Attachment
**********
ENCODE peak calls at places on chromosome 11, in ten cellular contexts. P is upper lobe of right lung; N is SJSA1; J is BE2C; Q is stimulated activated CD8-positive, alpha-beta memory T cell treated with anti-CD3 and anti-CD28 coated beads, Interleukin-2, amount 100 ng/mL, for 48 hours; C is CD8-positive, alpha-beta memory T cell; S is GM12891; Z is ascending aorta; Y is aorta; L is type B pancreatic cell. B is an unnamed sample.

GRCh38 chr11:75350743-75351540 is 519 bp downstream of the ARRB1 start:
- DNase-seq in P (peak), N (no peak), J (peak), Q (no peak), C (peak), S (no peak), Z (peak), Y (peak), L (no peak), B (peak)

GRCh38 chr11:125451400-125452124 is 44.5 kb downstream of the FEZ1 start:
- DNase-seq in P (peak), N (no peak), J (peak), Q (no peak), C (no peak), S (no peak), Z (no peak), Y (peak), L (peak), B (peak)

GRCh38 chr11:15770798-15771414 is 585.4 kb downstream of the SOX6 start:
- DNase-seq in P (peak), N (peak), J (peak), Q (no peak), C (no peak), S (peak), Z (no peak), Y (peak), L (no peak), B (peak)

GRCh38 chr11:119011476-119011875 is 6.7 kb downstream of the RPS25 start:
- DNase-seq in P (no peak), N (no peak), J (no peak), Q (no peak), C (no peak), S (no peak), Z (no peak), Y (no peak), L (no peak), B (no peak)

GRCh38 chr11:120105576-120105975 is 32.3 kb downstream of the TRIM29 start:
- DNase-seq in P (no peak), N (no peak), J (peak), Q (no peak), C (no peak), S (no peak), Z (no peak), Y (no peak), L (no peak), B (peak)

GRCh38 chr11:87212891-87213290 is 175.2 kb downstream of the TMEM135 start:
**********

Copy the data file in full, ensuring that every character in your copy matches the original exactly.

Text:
ENCODE peak calls at places on chromosome 11, in ten cellular contexts. P is upper lobe of right lung; N is SJSA1; J is BE2C; Q is stimulated activated CD8-positive, alpha-beta memory T cell treated with anti-CD3 and anti-CD28 coated beads, Interleukin-2, amount 100 ng/mL, for 48 hours; C is CD8-positive, alpha-beta memory T cell; S is GM12891; Z is ascending aorta; Y is aorta; L is type B pancreatic cell. B is an unnamed sample.

GRCh38 chr11:75350743-75351540 is 519 bp downstream of the ARRB1 start:
- DNase-seq in P (peak), N (no peak), J (peak), Q (no peak), C (peak), S (no peak), Z (peak), Y (peak), L (no peak), B (peak)

GRCh38 chr11:125451400-125452124 is 44.5 kb downstream of the FEZ1 start:
- DNase-seq in P (peak), N (no peak), J (peak), Q (no peak), C (no peak), S (no peak), Z (no peak), Y (peak), L (peak), B (peak)

GRCh38 chr11:15770798-15771414 is 585.4 kb downstream of the SOX6 start:
- DNase-seq in P (peak), N (peak), J (peak), Q (no peak), C (no peak), S (peak), Z (no peak), Y (peak), L (no peak), B (peak)

GRCh38 chr11:119011476-119011875 is 6.7 kb downstream of the RPS25 start:
- DNase-seq in P (no peak), N (no peak), J (no peak), Q (no peak), C (no peak), S (no peak), Z (no peak), Y (no peak), L (no peak), B (no peak)

GRCh38 chr11:120105576-120105975 is 32.3 kb downstream of the TRIM29 start:
- DNase-seq in P (no peak), N (no peak), J (peak), Q (no peak), C (no peak), S (no peak), Z (no peak), Y (no peak), L (no peak), B (peak)

GRCh38 chr11:87212891-87213290 is 175.2 kb downstream of the TMEM135 start: